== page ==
Reference : Using the daydreaming frequency scale to investigate the relationships between mind-wand...
Scientific journals : Article
Social & behavioral sciences, psychology : Theoretical & cognitive psychology
http://hdl.handle.net/2268/131563
Using the daydreaming frequency scale to investigate the relationships between mind-wandering, psychological well-being, and present-moment awareness
English
Stawarczyk, David mailto [Université de Liège - ULg > Département de Psychologie : cognition et comportement > Psychopathologie cognitive >]
Majerus, Steve mailto [Université de Liège - ULg > Département de Psychologie : cognition et comportement > Psychopathologie cognitive >]
Van der Linden, Martial mailto [Université de Liège - ULg > Département de Psychologie : cognition et comportement > Psychopathologie cognitive >]
D'Argembeau, Arnaud mailto [Université de Liège - ULg > Département de Psychologie : cognition et comportement > Psychopathologie cognitive >]
2012
Frontiers in Psychology [=FPSYG]
Switzerland Frontiers Research Foundation
3
363
Yes (verified by ORBi)
International
1664-1078
Pully
Switzerland
[en] mind-wandering ; daydreaming ; mindful awareness ; encoding style ; psychological distress ; well-being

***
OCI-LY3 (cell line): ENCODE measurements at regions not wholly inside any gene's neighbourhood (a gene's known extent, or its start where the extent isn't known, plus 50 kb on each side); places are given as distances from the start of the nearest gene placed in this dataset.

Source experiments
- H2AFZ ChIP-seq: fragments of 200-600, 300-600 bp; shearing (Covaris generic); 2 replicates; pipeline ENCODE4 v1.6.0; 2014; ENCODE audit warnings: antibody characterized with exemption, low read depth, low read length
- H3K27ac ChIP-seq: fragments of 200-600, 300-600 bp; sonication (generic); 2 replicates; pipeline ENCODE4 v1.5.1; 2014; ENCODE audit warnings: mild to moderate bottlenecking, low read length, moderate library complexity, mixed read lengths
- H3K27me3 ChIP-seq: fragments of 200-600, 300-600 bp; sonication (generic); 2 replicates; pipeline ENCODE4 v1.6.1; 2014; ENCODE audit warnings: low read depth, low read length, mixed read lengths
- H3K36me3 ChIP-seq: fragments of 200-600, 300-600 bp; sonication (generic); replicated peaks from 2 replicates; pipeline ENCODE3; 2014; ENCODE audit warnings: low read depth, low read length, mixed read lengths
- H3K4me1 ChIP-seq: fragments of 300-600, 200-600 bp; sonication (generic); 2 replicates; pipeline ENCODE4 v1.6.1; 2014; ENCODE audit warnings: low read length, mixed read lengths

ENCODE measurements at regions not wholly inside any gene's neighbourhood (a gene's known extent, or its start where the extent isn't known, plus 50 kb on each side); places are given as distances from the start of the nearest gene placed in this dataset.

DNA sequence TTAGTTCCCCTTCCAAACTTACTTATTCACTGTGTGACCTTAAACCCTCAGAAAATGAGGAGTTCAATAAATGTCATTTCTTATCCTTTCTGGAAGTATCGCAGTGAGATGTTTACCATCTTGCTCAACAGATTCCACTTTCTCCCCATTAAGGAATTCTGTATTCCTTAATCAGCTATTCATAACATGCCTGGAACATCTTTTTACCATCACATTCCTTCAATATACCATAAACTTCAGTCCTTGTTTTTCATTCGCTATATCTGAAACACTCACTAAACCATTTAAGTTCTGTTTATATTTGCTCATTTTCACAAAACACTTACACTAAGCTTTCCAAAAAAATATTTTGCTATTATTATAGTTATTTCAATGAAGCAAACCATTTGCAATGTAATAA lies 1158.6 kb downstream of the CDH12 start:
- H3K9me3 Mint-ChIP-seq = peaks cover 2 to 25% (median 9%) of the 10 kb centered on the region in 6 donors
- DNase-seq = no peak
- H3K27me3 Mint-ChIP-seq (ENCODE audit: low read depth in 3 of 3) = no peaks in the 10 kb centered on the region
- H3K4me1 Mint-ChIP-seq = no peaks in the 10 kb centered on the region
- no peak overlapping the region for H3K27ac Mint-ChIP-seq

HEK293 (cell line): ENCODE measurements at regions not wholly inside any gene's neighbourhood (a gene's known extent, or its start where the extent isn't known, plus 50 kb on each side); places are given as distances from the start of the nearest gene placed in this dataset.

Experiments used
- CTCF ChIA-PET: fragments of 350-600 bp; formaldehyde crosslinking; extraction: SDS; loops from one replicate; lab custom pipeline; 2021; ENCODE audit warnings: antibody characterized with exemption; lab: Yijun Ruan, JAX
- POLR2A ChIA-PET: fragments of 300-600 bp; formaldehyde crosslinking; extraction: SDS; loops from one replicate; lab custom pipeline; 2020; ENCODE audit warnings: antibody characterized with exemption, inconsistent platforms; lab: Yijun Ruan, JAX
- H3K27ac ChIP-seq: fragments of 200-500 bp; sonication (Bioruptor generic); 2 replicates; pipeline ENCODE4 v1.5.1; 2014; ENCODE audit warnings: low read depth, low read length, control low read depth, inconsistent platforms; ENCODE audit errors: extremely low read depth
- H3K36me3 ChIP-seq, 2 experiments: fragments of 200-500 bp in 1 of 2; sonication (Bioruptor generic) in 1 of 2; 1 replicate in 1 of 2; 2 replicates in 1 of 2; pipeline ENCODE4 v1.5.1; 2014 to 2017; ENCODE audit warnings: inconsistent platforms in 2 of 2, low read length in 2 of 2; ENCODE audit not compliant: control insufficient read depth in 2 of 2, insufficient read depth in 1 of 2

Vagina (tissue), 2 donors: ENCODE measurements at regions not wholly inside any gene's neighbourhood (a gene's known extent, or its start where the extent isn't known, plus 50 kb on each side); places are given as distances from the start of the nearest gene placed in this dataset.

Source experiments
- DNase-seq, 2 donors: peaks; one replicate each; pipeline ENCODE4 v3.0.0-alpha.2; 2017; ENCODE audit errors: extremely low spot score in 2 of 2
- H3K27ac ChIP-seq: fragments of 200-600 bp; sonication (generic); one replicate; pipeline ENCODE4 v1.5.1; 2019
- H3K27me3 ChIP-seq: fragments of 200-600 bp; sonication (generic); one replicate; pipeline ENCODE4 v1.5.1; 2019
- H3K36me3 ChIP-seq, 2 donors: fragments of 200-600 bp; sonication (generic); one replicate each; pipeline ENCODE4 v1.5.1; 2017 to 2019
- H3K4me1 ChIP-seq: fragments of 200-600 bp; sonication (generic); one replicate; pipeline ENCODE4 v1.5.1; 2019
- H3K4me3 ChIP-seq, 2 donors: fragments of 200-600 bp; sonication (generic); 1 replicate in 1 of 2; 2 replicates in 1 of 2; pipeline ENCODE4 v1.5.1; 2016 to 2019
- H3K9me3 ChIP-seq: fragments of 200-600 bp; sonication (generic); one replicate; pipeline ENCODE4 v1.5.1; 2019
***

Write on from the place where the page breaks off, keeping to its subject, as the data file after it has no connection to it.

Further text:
[en] Recent findings have shown that mind-wandering – the occurrence of stimulusindependent
and task-unrelated thoughts – is associated with negative affect and lower
psychological well-being. However, it remains unclear whether this relationship is due to
the occurrence of mind-wandering per se or to the fact that people who mind wander
more tend to be generally less attentive to present-moment experience. In three studies,
we first validate a French translation of a retrospective self-report questionnaire widely
used to assess the general occurrence of mind-wandering in daily life – the Daydreaming
Frequency Scale. Using this questionnaire, we then show that the relationship between
mind-wandering frequency and psychological distress is fully accounted for by individual
differences in dispositional mindful awareness and encoding style.These findings suggest
that it may not be mind-wandering per se that is responsible for psychological distress,
but rather the general tendency to be less aware and attentive to the present-moment.
Thus, although mind-wandering and present-moment awareness are related constructs,
they are not reducible to one another, and are distinguishable in terms of their relationship
with psychological well-being.
Fonds de la Recherche Scientifique (Communauté française de Belgique) - F.R.S.-FNRS
Researchers ; Professionals
http://hdl.handle.net/2268/131563
http://www.frontiersin.org/personality_science_and_individual_differences/10.3389/fpsyg.2012.00363/abstract

File(s) associated to this reference

Fulltext file(s):

FileCommentaryVersionSizeAccess
Open access
Stawarczyk et al. - 2012 - Frontiers.pdfPublisher postprint875.43 kBView/Open

Additional material(s):

File Commentary Size Access
Open access
DDFS_French.pdfFrench Daydreaming Frequency Scale336.15 kBView/Open
Open access
FST_French.pdfFrench Future Self Thoughts questionnaire45.94 kBView/Open

Bookmark and Share SFX Query

All documents in ORBi are protected by a user license.